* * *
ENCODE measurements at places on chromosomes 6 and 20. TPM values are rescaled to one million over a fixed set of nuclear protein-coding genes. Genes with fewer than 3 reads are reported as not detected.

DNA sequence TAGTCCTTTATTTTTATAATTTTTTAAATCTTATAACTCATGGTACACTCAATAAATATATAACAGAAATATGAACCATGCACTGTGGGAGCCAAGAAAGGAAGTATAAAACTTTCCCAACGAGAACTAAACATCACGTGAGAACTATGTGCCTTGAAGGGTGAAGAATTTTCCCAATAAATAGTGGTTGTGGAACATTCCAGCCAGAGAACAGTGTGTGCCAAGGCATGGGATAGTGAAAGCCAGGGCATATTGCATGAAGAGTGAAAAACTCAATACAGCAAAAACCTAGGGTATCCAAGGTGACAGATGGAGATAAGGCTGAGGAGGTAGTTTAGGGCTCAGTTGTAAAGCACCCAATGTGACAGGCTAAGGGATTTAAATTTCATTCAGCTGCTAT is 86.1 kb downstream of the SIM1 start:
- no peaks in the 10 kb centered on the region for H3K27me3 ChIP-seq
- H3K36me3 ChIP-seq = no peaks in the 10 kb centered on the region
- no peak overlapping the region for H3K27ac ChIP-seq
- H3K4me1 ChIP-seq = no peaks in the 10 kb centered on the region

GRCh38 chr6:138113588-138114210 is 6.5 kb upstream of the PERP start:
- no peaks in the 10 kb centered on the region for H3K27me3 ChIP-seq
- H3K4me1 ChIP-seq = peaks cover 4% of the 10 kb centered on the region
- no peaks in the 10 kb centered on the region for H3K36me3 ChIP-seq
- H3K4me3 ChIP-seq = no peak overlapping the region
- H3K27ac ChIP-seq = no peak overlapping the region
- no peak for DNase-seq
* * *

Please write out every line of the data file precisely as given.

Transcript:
ENCODE measurements at places on chromosomes 6 and 20. TPM values are rescaled to one million over a fixed set of nuclear protein-coding genes. Genes with fewer than 3 reads are reported as not detected.

DNA sequence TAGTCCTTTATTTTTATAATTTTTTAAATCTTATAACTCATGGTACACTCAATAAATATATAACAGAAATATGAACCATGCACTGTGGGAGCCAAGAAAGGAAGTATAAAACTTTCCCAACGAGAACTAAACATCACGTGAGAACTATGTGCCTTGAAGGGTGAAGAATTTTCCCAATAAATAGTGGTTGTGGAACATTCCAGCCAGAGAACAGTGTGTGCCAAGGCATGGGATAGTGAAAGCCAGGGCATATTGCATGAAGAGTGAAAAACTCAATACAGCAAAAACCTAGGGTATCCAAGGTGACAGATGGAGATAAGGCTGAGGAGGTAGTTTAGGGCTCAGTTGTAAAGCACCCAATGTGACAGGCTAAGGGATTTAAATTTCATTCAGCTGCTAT is 86.1 kb downstream of the SIM1 start:
- no peaks in the 10 kb centered on the region for H3K27me3 ChIP-seq
- H3K36me3 ChIP-seq = no peaks in the 10 kb centered on the region
- no peak overlapping the region for H3K27ac ChIP-seq
- H3K4me1 ChIP-seq = no peaks in the 10 kb centered on the region

GRCh38 chr6:138113588-138114210 is 6.5 kb upstream of the PERP start:
- no peaks in the 10 kb centered on the region for H3K27me3 ChIP-seq
- H3K4me1 ChIP-seq = peaks cover 4% of the 10 kb centered on the region
- no peaks in the 10 kb centered on the region for H3K36me3 ChIP-seq
- H3K4me3 ChIP-seq = no peak overlapping the region
- H3K27ac ChIP-seq = no peak overlapping the region
- no peak for DNase-seq